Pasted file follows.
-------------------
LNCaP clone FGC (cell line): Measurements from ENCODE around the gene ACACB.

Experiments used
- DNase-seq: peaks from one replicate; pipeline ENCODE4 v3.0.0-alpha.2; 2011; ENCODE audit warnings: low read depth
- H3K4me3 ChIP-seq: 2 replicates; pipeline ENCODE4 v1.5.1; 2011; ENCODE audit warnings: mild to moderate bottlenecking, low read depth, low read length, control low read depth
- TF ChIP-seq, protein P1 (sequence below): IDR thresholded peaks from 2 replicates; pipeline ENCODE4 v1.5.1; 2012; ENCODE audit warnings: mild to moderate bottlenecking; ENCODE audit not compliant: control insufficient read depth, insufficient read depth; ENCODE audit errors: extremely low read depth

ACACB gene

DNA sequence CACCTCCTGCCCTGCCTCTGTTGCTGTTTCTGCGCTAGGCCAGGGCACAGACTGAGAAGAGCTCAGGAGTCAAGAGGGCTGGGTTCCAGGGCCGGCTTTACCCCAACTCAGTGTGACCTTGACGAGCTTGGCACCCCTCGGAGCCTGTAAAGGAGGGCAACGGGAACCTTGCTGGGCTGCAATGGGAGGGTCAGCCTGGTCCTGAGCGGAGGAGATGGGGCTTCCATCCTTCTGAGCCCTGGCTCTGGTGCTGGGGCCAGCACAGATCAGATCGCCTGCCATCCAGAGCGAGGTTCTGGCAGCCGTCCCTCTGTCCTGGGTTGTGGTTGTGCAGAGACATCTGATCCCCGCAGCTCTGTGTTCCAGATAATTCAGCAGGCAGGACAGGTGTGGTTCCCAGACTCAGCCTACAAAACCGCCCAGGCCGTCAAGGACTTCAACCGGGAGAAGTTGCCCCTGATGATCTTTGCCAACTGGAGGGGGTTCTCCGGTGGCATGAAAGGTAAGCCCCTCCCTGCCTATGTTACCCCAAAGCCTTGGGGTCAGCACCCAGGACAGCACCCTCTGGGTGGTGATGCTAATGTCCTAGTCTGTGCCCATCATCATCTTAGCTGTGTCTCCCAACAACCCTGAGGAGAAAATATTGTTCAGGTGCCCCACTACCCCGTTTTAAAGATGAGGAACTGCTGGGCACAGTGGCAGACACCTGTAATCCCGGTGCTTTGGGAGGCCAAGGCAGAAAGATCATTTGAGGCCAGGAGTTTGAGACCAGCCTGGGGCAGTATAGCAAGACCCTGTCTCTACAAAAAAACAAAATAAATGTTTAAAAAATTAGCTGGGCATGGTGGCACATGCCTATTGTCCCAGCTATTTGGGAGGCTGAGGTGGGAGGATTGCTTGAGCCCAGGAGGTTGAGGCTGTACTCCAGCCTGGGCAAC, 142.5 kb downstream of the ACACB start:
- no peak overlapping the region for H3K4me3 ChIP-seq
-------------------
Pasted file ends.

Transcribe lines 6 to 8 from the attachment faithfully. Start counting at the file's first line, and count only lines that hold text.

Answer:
ACACB gene

DNA sequence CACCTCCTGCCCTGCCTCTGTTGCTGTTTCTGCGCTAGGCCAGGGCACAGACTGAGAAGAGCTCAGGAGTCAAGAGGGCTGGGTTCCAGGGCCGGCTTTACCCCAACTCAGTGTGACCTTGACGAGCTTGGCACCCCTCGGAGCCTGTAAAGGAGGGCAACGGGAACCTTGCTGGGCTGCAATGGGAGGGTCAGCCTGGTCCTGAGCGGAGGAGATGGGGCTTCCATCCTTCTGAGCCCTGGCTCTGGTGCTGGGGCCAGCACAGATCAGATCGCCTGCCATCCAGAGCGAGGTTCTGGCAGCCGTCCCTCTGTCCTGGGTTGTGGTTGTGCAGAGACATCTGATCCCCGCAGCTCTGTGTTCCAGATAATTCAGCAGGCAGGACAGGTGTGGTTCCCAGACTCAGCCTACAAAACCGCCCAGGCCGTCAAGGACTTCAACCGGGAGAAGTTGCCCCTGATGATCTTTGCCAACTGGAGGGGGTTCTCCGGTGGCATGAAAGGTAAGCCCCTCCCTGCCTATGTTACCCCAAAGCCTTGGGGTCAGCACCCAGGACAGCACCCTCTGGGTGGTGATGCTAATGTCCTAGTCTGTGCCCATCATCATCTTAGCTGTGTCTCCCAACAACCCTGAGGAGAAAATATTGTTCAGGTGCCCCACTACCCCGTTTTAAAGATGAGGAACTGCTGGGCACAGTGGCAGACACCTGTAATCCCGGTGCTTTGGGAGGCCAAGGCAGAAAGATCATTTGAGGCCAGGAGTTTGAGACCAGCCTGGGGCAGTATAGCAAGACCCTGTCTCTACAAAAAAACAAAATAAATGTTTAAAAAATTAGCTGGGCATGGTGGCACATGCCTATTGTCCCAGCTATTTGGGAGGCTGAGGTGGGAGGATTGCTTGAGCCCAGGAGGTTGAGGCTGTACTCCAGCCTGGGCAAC, 142.5 kb downstream of the ACACB start:
- no peak overlapping the region for H3K4me3 ChIP-seq